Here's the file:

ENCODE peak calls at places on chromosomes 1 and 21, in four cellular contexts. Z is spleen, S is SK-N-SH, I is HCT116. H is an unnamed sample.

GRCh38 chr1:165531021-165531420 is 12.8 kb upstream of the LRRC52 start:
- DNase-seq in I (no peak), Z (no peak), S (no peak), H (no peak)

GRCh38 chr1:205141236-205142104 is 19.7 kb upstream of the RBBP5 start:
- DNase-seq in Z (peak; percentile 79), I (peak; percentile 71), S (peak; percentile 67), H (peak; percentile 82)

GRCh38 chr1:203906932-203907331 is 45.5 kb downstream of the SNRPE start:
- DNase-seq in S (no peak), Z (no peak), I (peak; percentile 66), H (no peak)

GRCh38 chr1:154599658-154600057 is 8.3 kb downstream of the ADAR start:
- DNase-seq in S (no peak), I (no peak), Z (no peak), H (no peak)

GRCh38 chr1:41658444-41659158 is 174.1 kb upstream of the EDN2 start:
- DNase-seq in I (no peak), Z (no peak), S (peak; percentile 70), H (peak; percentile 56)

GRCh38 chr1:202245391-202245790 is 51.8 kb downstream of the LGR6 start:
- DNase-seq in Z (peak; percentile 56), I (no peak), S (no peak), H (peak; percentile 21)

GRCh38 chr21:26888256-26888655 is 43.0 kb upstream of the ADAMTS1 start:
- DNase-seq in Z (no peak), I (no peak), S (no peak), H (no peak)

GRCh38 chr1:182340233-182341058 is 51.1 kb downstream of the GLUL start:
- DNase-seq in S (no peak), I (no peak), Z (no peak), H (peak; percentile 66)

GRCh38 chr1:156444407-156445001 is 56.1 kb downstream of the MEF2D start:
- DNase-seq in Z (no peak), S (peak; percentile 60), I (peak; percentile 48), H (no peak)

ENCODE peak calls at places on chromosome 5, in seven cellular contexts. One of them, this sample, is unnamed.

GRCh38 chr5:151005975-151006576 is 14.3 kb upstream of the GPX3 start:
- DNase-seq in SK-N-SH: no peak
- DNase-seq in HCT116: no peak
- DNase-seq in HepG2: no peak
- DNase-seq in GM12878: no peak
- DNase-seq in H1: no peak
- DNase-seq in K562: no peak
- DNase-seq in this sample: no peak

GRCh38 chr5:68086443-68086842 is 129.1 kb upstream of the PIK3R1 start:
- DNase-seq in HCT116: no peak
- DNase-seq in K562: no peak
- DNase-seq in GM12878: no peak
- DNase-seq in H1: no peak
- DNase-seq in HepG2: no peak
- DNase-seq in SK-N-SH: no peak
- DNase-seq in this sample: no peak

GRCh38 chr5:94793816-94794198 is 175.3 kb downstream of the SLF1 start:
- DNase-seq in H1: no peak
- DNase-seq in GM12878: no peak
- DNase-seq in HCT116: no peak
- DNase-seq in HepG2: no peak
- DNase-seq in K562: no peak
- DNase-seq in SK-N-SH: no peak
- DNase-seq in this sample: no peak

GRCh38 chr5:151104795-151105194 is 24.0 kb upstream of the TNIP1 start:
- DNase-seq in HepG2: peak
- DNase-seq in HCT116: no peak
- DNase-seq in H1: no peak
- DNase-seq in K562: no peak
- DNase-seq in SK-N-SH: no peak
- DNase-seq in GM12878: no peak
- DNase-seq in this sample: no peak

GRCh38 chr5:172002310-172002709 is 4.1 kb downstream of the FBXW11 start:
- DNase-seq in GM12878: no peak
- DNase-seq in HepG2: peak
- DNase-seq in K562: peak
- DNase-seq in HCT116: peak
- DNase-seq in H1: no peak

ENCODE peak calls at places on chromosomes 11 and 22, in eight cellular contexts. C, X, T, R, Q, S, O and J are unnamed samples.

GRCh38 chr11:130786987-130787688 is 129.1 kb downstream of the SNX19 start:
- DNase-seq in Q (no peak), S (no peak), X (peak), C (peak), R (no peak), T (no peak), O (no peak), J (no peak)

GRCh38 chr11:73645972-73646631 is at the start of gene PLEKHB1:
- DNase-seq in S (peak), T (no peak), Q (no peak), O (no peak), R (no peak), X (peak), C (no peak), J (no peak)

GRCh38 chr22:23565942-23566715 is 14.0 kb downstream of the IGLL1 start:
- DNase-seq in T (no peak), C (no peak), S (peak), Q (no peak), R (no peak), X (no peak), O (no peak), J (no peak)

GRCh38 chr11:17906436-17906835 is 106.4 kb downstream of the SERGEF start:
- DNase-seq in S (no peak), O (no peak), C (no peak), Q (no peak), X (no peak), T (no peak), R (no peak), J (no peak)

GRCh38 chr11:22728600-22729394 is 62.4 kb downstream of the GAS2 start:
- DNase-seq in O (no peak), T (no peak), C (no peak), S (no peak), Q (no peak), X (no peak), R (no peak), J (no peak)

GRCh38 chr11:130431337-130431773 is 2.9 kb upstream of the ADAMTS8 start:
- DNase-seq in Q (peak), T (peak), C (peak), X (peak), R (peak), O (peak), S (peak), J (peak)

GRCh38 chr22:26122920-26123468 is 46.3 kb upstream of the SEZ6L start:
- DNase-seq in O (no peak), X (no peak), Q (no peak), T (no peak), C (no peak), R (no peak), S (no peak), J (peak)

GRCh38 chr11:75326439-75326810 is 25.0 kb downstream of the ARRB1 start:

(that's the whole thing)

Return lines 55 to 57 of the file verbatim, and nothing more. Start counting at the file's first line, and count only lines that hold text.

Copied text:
- DNase-seq in HepG2: peak
- DNase-seq in K562: peak
- DNase-seq in HCT116: peak